Q. For as long as I can remember I’ve felt negative about myself. How does that happen?

A. Some studies suggest that your initial level of self-esteem is in place by the age of three. It develops largely on the basis of:

  • How you were treated
  • What you heard people say about you

If your care providers said affirming things to you (e.g., you are a valuable person, I am so glad you are part of this family, you are worth my time and money, I like to spend time with you), you likely developed an appropriate level of self-worth. If the opposite was true, you may struggle with issues of low self-esteem.

If you heard grandiose of magical-thinking comments (e.g., you are the most wonderful person in the world, you can do absolutely anything you want in life, you are more important to me that anyone else on this planet, people need to give you special recognition since you are so special), you may have developed an overinflated opinion of yourself.)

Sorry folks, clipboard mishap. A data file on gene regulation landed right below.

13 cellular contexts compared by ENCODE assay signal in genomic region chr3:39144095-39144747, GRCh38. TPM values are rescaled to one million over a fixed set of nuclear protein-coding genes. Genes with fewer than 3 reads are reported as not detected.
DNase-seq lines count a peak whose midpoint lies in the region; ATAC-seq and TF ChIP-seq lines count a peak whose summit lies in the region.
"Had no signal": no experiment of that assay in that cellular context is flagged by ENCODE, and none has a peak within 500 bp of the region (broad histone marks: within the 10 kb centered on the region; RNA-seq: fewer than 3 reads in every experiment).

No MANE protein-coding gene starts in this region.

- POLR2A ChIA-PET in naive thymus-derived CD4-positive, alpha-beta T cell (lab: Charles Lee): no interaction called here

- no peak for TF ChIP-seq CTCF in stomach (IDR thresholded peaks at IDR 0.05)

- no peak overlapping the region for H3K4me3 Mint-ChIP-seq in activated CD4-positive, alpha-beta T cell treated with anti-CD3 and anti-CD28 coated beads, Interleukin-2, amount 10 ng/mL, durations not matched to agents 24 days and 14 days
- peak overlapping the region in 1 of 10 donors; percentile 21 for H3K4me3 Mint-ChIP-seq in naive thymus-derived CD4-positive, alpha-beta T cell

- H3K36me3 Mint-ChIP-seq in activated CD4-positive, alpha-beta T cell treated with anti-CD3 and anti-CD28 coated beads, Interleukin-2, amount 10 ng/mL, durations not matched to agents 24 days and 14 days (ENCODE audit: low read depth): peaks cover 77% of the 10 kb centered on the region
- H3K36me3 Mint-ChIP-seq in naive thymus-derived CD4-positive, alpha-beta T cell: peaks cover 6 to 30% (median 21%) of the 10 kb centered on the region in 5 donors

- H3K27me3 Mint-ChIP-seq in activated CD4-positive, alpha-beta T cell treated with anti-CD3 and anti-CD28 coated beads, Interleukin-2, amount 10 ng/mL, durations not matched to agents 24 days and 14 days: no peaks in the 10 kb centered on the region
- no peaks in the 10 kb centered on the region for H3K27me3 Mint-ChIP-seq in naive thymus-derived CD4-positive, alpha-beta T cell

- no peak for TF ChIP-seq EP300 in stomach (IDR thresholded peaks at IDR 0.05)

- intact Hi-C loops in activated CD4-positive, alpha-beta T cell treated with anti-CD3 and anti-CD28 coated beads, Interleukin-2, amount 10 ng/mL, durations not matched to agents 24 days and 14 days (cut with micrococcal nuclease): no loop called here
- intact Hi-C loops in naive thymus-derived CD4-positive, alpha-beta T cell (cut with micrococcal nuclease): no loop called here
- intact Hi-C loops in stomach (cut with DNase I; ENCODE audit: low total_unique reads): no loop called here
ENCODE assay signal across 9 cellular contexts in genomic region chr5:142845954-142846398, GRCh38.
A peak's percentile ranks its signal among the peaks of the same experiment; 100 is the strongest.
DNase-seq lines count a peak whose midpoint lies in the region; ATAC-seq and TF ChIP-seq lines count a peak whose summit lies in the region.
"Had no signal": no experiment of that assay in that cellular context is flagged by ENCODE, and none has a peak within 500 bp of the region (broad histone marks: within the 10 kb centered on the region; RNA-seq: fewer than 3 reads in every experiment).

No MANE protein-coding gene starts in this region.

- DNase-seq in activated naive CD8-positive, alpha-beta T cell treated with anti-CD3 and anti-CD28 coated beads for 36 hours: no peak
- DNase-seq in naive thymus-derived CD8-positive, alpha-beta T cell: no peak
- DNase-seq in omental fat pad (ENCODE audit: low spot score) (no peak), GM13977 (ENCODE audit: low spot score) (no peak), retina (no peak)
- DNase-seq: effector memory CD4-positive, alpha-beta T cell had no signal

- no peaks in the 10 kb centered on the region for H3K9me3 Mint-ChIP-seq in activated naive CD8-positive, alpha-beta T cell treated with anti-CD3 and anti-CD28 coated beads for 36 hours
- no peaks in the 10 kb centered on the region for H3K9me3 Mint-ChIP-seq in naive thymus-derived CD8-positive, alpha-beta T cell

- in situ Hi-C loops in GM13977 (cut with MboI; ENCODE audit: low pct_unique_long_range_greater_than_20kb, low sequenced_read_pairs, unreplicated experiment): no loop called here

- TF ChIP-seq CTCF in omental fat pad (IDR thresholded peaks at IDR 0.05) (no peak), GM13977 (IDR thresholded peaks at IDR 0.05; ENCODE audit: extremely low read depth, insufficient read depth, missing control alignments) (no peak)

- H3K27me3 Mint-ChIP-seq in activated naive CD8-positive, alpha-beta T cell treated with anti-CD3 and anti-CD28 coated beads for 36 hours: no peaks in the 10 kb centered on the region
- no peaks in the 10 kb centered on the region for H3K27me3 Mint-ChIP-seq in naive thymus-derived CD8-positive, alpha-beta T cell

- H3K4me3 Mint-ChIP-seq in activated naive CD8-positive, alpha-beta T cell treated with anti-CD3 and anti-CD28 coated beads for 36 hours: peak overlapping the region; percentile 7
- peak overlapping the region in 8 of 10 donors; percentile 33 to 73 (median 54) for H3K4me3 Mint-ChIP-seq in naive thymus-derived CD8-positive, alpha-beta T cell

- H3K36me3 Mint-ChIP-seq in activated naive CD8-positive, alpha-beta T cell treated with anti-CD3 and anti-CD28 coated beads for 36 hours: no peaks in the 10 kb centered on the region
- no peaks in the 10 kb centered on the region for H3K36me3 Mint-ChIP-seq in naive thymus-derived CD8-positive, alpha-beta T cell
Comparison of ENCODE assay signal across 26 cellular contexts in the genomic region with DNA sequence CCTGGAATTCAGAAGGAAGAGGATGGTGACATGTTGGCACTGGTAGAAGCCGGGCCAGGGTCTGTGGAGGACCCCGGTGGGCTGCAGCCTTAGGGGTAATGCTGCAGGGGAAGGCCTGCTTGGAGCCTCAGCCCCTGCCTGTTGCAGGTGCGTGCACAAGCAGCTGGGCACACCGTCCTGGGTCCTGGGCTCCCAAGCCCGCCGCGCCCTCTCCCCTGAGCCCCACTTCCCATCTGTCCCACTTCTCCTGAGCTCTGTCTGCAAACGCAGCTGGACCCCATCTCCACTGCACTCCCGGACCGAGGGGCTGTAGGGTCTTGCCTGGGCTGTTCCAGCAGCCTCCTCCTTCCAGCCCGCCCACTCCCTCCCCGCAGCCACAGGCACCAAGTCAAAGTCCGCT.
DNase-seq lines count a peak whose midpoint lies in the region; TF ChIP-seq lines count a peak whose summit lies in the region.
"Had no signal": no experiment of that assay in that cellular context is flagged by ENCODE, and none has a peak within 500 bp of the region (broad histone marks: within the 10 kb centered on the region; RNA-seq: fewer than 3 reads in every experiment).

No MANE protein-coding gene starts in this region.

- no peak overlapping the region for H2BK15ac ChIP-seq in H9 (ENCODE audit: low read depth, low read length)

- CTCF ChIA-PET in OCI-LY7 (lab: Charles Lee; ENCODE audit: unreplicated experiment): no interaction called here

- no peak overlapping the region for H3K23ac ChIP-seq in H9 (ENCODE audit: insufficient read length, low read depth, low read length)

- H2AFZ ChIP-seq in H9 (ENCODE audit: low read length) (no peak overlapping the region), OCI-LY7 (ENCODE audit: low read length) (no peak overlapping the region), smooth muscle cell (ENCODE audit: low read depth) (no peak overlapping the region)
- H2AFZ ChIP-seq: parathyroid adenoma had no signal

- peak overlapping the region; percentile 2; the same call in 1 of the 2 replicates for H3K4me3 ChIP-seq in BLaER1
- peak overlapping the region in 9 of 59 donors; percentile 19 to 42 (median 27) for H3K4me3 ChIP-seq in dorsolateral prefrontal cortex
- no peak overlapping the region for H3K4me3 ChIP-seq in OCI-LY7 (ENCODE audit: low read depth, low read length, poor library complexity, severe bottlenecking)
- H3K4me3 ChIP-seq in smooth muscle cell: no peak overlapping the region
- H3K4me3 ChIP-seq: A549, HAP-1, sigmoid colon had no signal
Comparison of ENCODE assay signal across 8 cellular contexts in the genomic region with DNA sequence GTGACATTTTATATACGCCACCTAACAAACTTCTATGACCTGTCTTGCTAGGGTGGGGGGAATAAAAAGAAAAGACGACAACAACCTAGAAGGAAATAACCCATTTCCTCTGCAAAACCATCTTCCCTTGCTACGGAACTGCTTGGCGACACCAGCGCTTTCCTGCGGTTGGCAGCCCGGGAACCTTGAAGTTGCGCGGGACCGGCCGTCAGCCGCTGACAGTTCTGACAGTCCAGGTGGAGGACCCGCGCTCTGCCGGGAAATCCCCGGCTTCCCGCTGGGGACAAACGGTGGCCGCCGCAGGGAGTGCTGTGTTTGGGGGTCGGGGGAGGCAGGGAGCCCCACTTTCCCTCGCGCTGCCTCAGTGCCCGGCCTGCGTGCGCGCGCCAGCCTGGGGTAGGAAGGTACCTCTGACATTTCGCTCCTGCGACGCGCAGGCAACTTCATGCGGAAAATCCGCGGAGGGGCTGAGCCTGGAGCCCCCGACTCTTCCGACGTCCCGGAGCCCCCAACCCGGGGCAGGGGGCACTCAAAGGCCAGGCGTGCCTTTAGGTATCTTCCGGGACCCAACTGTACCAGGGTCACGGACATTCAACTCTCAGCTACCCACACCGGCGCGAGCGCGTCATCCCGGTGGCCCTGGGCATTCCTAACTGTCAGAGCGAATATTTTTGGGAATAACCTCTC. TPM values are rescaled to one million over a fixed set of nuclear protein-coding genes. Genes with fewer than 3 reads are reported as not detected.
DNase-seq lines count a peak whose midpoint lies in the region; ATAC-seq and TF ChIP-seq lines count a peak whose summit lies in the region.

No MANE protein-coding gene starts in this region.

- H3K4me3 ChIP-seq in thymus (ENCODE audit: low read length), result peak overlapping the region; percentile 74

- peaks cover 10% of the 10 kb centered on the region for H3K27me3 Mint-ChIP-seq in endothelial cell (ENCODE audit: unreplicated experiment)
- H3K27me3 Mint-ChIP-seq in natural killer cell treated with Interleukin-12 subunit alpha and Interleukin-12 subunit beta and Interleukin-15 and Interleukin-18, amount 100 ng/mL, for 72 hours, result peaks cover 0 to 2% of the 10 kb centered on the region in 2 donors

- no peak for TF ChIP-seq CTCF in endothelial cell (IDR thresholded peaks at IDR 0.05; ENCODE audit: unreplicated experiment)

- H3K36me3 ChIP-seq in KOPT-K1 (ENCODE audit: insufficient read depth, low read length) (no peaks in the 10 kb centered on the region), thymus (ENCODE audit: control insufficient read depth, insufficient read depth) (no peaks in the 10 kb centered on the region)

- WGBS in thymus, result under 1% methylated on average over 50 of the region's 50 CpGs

This is a good opportunity for you to do some family-of-origin work and discover contributors to your present opinion about yourself. It requires hard work to recraft your sense of self-worth, to develop a balanced and optimum level of self-esteem. It can be done, however, and it’s worth the work.